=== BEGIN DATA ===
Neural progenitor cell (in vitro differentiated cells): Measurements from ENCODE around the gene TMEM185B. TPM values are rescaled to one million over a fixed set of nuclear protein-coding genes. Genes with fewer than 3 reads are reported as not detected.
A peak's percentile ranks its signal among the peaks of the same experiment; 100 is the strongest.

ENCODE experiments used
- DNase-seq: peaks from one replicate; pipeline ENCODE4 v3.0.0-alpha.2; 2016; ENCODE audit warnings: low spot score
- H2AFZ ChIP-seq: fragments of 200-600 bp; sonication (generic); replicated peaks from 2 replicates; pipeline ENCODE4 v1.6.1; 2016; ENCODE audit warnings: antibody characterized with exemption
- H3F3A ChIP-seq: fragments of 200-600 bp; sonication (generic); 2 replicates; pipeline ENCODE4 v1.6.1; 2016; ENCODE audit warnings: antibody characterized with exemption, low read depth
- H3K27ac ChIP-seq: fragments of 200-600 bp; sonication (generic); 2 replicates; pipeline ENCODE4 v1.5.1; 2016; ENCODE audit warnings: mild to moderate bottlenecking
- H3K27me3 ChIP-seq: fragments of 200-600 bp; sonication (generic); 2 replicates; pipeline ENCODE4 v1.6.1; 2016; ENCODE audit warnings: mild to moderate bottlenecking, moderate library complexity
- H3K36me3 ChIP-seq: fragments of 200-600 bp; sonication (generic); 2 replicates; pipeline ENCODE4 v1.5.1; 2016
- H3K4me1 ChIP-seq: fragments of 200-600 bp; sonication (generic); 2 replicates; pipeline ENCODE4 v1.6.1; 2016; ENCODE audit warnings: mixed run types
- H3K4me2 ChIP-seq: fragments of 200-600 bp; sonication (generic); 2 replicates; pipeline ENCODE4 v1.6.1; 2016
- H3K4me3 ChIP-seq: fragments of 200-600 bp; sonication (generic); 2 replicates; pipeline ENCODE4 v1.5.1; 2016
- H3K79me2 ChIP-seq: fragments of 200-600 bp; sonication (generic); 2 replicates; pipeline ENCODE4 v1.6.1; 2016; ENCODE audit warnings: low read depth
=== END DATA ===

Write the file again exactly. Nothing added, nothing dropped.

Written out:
Neural progenitor cell (in vitro differentiated cells): Measurements from ENCODE around the gene TMEM185B. TPM values are rescaled to one million over a fixed set of nuclear protein-coding genes. Genes with fewer than 3 reads are reported as not detected.
A peak's percentile ranks its signal among the peaks of the same experiment; 100 is the strongest.

ENCODE experiments used
- DNase-seq: peaks from one replicate; pipeline ENCODE4 v3.0.0-alpha.2; 2016; ENCODE audit warnings: low spot score
- H2AFZ ChIP-seq: fragments of 200-600 bp; sonication (generic); replicated peaks from 2 replicates; pipeline ENCODE4 v1.6.1; 2016; ENCODE audit warnings: antibody characterized with exemption
- H3F3A ChIP-seq: fragments of 200-600 bp; sonication (generic); 2 replicates; pipeline ENCODE4 v1.6.1; 2016; ENCODE audit warnings: antibody characterized with exemption, low read depth
- H3K27ac ChIP-seq: fragments of 200-600 bp; sonication (generic); 2 replicates; pipeline ENCODE4 v1.5.1; 2016; ENCODE audit warnings: mild to moderate bottlenecking
- H3K27me3 ChIP-seq: fragments of 200-600 bp; sonication (generic); 2 replicates; pipeline ENCODE4 v1.6.1; 2016; ENCODE audit warnings: mild to moderate bottlenecking, moderate library complexity
- H3K36me3 ChIP-seq: fragments of 200-600 bp; sonication (generic); 2 replicates; pipeline ENCODE4 v1.5.1; 2016
- H3K4me1 ChIP-seq: fragments of 200-600 bp; sonication (generic); 2 replicates; pipeline ENCODE4 v1.6.1; 2016; ENCODE audit warnings: mixed run types
- H3K4me2 ChIP-seq: fragments of 200-600 bp; sonication (generic); 2 replicates; pipeline ENCODE4 v1.6.1; 2016
- H3K4me3 ChIP-seq: fragments of 200-600 bp; sonication (generic); 2 replicates; pipeline ENCODE4 v1.5.1; 2016
- H3K79me2 ChIP-seq: fragments of 200-600 bp; sonication (generic); 2 replicates; pipeline ENCODE4 v1.6.1; 2016; ENCODE audit warnings: low read depth